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Agri 2024

Happy Bango

Happy Bango, Speaker at Agriculture Conferences
University of Limpopo, South Africa
Title : Impact of varied rates of NPK fertilizer on the essential and non-essential mineral elements of indigenous tea (Jatropha zeyheri) of South Africa under field conditions


NPK fertilizer application on plants could have adverse effects on test crops when applied inappropriately. Fertilization of NPK is a key factor influencing tea's physiological, physical and chemical qualities. However, the influence of NPK on essential and non-essential mineral elements of J. zeyheri indigenous tea has not been documented. Therefore, the objective of this study was to assess NPK fertilizer’s effect on essential and non-essential mineral elements in J. zeyheri leaf tissues under field conditions. At a two-leaf stage, J. zeyheri seedlings were transplanted into 25 cm diameter plastic pots. Each pot was filled with heated-pasteurised sandy soil and Hygromix at a 3:1 (v/v) ratio and placed in a spacing of 0.30 m × 0.30 m inter-and intra-row spacing. Six treatments constituting NPK fertilizer rates (0, 2, 4, 8, 16 and 32 g) were arranged in a randomized complete block design, with 5 replications. The samples were prepared using a microwave digestion system. Essential minerals (Fe, P, K, Mg, Ca, Cu, Mn, and Zn) and non-essential mineral elements (Al, Co, Cr, Cd, Na, Pb, Ni and As) were determined using an Inductively Coupled Plasma Emission Spectrometer (ICPE-9000). Treatments were initiated a week after transplanting, and 130 days after that, NPK fertilizer rates had significant effects on essential mineral elements NPK fertilizer rates had significant effects on Ca, Fe, Mn and P contributing 49, 63, 62 and 72% in TTV, respectively. However, NPK fertilizer rates did not have significant effects on K, Mg, Cu and Zn. Significant effects were observed on non-essential mineral elements, Al, Na, Cd, Co, Cr, As and Ni contributing 50, 71, 62, 70, 61, 49 and 63% in TTV, respectively. However, NPK fertilizer rates did not affect Pb in J. zeyheri leaf tissues. The results of the current study indicated that J. zeyheri is a great source of essential and non-essential nutrient elements. This study found that moderate NPK application was sufficient for enhanced accumulation of J. zeyheri tea leaf mineral elements. Fertilizer requirements for J. zeyheri tea leaf tissues were optimized at 4.10 g fertilizer mixture/plant for essential mineral elements and 2.71 g for non-essential mineral elements, which translates to 41 and 27 kg NPK fertilizer mixture/ha, for essential and non-essential mineral elements, respectively. The results suggested that NPK fertilizer should be applied at low rates to enhance the accumulation of mineral elements in leaf tissues.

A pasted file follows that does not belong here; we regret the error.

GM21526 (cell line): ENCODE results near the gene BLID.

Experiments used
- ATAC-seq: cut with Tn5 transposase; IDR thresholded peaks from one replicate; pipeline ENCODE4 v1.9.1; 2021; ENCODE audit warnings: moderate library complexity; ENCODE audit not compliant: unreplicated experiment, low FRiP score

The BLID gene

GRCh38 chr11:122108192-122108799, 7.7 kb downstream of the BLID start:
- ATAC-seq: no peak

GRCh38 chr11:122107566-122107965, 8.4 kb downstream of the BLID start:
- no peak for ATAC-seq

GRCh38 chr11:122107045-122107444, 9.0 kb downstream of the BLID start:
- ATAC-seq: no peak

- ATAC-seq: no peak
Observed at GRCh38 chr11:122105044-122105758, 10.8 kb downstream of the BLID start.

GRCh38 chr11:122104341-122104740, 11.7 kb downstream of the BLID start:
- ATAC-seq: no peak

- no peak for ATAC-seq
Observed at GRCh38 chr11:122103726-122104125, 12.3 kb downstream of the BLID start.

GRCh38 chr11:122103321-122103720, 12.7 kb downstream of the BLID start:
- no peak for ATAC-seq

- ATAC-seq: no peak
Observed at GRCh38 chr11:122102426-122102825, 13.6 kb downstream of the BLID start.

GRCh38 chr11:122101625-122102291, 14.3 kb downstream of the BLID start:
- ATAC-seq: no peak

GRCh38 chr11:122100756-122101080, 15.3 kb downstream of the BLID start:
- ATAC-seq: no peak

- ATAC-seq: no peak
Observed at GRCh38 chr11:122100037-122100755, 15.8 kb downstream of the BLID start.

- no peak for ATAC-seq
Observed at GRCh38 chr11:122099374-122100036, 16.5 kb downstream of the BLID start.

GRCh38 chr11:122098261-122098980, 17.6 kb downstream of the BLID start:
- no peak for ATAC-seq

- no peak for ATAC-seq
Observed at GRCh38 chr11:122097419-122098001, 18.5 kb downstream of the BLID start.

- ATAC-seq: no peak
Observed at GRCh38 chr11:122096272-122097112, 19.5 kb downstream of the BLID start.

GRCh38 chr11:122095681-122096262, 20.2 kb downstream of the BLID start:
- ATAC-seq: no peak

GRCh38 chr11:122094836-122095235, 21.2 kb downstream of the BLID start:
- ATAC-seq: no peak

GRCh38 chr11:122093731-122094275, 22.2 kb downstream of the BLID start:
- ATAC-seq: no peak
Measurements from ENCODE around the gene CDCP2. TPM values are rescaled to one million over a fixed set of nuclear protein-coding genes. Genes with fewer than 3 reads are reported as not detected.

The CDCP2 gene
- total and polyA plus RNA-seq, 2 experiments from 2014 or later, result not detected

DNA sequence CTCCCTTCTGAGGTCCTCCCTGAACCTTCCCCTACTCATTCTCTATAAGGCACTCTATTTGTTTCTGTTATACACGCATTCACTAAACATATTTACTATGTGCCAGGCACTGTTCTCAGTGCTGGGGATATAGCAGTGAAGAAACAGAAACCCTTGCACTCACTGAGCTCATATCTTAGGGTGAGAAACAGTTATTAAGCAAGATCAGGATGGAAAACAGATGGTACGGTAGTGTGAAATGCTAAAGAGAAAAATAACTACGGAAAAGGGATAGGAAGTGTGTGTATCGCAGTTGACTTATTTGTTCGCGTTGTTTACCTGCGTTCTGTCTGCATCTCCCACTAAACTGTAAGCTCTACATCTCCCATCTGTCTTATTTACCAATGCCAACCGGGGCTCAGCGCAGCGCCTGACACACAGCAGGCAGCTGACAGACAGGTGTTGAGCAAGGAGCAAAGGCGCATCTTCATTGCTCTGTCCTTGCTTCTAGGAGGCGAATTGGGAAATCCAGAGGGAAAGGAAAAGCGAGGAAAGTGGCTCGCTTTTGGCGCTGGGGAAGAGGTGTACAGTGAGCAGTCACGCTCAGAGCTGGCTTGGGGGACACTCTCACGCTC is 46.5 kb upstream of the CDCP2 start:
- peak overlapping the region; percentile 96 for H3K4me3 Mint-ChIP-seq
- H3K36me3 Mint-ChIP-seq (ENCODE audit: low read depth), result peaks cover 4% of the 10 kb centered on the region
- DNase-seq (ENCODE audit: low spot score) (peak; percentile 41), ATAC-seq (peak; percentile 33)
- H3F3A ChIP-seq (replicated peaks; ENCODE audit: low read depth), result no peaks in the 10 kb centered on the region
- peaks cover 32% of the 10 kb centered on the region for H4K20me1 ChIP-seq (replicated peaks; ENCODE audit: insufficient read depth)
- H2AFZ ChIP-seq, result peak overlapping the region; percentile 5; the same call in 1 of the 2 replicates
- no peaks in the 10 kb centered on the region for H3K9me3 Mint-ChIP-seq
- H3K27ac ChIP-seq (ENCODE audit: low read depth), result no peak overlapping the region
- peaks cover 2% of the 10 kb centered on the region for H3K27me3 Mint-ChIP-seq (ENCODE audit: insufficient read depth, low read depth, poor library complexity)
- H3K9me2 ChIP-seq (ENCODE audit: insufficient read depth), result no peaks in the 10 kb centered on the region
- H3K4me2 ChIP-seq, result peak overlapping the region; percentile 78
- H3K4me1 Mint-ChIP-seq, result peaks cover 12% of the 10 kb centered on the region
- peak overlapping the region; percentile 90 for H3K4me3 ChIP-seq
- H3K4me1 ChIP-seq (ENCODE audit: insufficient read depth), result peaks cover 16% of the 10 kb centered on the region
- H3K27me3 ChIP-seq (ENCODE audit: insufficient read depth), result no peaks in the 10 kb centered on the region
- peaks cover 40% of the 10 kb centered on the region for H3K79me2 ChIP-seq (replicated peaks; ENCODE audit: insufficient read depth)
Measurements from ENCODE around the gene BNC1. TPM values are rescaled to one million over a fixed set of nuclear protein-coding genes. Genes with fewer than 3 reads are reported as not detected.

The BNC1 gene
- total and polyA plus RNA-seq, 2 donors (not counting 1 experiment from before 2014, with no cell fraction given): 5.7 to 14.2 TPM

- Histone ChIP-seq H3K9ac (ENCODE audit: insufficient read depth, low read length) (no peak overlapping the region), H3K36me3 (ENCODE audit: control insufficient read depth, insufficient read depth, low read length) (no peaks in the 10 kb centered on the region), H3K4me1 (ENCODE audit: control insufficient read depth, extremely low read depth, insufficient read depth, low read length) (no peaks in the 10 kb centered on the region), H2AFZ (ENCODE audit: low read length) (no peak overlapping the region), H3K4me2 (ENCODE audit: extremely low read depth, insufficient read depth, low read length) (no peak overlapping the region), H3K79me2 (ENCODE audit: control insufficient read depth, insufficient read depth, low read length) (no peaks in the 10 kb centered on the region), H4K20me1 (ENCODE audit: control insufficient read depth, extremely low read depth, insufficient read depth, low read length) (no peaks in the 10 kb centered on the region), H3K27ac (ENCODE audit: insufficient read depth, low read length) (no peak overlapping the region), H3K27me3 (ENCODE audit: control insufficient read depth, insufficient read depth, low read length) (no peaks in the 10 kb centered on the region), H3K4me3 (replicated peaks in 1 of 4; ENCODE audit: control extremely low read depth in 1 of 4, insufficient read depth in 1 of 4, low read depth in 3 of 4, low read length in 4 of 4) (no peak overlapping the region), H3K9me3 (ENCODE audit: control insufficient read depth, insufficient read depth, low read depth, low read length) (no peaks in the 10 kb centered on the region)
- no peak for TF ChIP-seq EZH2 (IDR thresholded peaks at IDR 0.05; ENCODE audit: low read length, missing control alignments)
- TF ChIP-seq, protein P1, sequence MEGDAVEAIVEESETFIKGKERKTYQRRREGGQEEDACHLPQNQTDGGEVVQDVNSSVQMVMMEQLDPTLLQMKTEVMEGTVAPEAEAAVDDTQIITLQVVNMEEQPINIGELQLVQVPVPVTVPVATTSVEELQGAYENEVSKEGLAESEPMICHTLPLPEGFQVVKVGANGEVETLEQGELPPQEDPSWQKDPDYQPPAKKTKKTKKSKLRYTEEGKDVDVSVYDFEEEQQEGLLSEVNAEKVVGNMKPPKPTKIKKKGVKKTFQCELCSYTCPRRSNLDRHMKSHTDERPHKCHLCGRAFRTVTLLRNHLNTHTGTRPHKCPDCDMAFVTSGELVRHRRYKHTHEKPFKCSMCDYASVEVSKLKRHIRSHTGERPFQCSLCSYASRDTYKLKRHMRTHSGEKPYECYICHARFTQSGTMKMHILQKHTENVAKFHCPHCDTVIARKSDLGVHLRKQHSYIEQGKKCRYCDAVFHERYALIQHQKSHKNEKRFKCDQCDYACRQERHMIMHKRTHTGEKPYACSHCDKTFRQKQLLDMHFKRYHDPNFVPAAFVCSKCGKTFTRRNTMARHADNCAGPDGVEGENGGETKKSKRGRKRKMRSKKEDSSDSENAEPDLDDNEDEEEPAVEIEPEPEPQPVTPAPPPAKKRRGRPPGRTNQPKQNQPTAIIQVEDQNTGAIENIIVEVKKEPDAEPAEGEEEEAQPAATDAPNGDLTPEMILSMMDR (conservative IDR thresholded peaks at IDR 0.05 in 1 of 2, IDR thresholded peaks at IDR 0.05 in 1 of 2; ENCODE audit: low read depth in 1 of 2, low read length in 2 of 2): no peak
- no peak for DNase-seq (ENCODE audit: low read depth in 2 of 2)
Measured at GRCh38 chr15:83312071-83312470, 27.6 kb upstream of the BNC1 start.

Keywords: Fertilizer, indigenous tea, Jatropha zeyheri, mineral elements, tea quality


Mr Happy Bango hold a Bachelor of Science in Agriculture (Plant Production) and Master of Science specialising in Horticultural Sciences both completed at the University of Limpopo, South Africa in the academic year 2016 and 2019, respectively. Mr Bango has a great experience in the field of Horticulture and Agronomy (field crops). Mr Bango hold a certificate in Project Management: Principles and Practices completed at the University of Stellenbosch Business School - Executive Development in 2021. Mr Bango has completed writing his PhD thesis, and currently awaiting for assessment results from examiners. In 2019, Mr Bango worked at the University of Limpopo, Limpopo Agro-food Technology Station (LATS) as an intern. After term, he joined DST-NRF internship program which placed him at the University of Venda in South Africa. Mr Bango worked as a research assistant at Westfalia Fruit Estate, Technological Research Unit for a year. Currently, he is based at the University of Limpopo working as an Operational Officer of a centre of excellence called Limpopo Agro-Food Technology Station. Mr Bango is an author and has published several articles in peer reviewed journals. Through his research work, he was awarded NRF Scarce Skills Bursary and TIA SAB Seed fund in the academic year, 2021 and 2023, respectively.

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